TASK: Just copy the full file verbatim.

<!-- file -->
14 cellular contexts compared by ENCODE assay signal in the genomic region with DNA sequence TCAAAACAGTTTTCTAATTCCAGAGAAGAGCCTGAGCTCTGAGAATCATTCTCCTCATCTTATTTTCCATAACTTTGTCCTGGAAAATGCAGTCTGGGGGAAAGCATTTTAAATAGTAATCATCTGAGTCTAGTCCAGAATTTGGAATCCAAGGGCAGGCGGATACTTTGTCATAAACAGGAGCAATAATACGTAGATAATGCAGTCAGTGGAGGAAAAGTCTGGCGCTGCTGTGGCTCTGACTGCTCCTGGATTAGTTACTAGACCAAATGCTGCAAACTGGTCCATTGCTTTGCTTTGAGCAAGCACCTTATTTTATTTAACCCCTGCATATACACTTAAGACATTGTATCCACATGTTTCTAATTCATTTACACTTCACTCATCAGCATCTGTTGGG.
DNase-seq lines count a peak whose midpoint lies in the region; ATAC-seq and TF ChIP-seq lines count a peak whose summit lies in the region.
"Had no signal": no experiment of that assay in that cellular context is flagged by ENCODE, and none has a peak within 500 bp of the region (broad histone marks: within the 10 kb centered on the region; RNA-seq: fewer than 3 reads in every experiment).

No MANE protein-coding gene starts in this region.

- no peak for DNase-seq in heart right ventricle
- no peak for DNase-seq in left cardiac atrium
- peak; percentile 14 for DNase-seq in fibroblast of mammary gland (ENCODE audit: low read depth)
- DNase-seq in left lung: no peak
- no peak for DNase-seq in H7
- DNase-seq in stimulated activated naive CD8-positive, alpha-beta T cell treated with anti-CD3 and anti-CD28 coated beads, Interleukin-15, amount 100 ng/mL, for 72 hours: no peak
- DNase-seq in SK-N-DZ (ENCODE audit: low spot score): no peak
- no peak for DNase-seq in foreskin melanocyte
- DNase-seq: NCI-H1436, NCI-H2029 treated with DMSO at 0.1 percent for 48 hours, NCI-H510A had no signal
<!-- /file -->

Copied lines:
14 cellular contexts compared by ENCODE assay signal in the genomic region with DNA sequence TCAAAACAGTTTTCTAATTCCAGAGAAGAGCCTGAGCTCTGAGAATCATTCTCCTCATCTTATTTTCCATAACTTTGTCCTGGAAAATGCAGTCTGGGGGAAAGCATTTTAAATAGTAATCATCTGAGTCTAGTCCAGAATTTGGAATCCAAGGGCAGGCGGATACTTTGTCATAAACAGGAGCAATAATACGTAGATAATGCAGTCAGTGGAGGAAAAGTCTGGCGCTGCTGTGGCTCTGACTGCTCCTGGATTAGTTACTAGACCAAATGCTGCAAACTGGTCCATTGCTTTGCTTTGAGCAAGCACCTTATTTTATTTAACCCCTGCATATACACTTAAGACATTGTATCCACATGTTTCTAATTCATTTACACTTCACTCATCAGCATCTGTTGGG.
DNase-seq lines count a peak whose midpoint lies in the region; ATAC-seq and TF ChIP-seq lines count a peak whose summit lies in the region.
"Had no signal": no experiment of that assay in that cellular context is flagged by ENCODE, and none has a peak within 500 bp of the region (broad histone marks: within the 10 kb centered on the region; RNA-seq: fewer than 3 reads in every experiment).

No MANE protein-coding gene starts in this region.

- no peak for DNase-seq in heart right ventricle
- no peak for DNase-seq in left cardiac atrium
- peak; percentile 14 for DNase-seq in fibroblast of mammary gland (ENCODE audit: low read depth)
- DNase-seq in left lung: no peak
- no peak for DNase-seq in H7
- DNase-seq in stimulated activated naive CD8-positive, alpha-beta T cell treated with anti-CD3 and anti-CD28 coated beads, Interleukin-15, amount 100 ng/mL, for 72 hours: no peak
- DNase-seq in SK-N-DZ (ENCODE audit: low spot score): no peak
- no peak for DNase-seq in foreskin melanocyte
- DNase-seq: NCI-H1436, NCI-H2029 treated with DMSO at 0.1 percent for 48 hours, NCI-H510A had no signal